London, Feb. 14 (Reuters): Ibuprofen, a common over-the-counter painkiller, can reduce the effects of low-dose aspirin in preventing cardiovascular disease, researchers said today.
Low-dose aspirin cuts the risk of heart disease and stroke by making blood-clotting cells less sticky which prevents clotting.
But the generic drug Ibuprofen, hugely popular and taken to relieve aches and pains, diminishes the benefits of aspirin and can also increase the risk of stomach bleeding.
“If you have proven cardiovascular disease and you take prescribed aspirin to prevent further disease, it would not be a good idea to take prolonged, chronic Ibuprofen,” Professor Tom MacDonald of Ninewells Hospital and Medical School in Dundee, Scotland, said.
The occasional Ibuprofen will not cause any problems, but MacDonald warned that the two should not be taken together for any extended period of time.
He and his colleague Li Wei studied the medical history of more than 7,000 patients with cardiovascular disease who had been discharged from hospital and were taking low-dose aspirin alone or in combination with ibuprofen. “There is about a doubling of mortality if you take both,” said MacDonald.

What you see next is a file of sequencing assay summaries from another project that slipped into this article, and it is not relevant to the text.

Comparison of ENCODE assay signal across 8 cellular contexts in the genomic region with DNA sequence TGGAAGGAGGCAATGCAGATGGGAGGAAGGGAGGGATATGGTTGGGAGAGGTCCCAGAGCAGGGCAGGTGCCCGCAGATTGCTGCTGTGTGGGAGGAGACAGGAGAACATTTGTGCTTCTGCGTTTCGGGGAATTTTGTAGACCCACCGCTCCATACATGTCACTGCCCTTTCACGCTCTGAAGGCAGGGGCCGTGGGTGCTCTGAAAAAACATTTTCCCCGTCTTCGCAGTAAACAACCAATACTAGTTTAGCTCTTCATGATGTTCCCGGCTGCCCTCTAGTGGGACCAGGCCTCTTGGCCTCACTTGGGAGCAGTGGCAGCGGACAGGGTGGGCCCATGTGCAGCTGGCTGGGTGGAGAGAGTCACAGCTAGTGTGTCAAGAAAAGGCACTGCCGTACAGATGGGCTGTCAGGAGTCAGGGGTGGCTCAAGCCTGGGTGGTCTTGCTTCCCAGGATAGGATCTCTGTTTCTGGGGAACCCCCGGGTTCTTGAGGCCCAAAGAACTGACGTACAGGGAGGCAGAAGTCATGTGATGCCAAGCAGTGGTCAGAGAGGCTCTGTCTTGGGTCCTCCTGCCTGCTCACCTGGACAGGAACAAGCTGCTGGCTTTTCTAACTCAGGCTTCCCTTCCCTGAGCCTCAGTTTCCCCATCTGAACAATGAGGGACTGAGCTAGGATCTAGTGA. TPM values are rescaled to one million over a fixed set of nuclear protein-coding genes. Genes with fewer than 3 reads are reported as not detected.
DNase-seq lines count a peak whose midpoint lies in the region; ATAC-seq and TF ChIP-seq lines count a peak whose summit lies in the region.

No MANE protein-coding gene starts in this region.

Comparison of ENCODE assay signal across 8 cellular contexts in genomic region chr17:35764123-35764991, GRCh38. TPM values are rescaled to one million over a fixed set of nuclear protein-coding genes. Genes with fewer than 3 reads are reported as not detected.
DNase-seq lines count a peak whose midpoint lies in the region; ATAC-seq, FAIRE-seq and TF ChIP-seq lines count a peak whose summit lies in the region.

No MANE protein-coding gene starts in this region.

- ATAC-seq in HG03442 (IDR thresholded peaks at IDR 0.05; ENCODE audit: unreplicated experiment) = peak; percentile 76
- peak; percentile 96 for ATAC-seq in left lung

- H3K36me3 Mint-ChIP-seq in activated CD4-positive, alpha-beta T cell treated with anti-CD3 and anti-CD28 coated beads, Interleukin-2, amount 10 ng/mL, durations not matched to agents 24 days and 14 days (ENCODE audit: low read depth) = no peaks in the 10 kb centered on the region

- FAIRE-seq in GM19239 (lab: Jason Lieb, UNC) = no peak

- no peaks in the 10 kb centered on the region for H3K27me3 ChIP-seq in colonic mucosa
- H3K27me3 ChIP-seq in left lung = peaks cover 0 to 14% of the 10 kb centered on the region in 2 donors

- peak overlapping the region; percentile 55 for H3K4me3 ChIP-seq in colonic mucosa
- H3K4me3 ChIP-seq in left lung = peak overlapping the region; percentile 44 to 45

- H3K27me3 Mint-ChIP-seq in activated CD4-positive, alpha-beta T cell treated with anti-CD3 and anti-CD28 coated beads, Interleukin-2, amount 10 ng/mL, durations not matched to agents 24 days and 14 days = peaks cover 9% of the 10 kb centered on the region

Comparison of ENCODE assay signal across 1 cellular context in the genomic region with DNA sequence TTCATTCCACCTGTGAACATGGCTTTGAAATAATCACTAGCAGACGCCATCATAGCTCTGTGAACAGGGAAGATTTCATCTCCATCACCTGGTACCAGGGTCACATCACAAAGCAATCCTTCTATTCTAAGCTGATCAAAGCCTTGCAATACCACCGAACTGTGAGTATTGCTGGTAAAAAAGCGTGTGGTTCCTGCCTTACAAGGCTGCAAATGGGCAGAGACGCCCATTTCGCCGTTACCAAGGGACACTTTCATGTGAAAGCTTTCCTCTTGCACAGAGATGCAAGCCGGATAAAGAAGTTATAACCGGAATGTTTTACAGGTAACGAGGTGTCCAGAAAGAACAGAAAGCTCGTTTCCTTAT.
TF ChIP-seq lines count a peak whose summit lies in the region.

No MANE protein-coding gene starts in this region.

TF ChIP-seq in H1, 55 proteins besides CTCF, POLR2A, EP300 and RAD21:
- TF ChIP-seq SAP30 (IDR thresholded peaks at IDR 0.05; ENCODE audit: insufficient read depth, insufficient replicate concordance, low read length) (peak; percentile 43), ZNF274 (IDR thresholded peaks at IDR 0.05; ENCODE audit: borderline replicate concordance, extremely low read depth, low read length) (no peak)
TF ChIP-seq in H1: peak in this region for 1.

“It looks like there has been a significant attenuation of the beneficial effect of aspirin.”
Ibuprofen belongs to a class of drugs known as non steroidal anti-inflammatory drugs (NSAID). They relieve pain by blocking the action of an enzyme called Cox-1, which is found in the stomach and the blood, and Cox-2, which is in the skin and joints and is also produced at the side of the wound or pain. MacDonald found no increased risk of death in patients taking aspirin and diclofenac, another NSAID.
In a commentary in the journal, Garret FitzGerald, of the University of Oxford, said aspirin’s role in preventing heart attacks and strokes was well documented. “When patients taking aspirin for cardio protection require chronic treatment of inflammation with an NSAID, the addition of a conventional selective COX-2 inhibitor would seem preferable to ibuprofen,” he said.
Newer, more expensive drugs are more effective than diuretic drugs at fighting high blood pressure, Australian researchers reported, just two months after a massive North American study reached the opposite conclusion.
The latest research, published in the New England Journal of Medicine, found that using blood pressure drugs known as ACE inhibitors leads to fewer heart attacks and deaths, at least among men, than older, cheaper diuretics do. The study of 6,083 volunteers may leave consumers scratching their heads because it found that users of ACE inhibitors lowered their risk of heart attack by 17 per cent.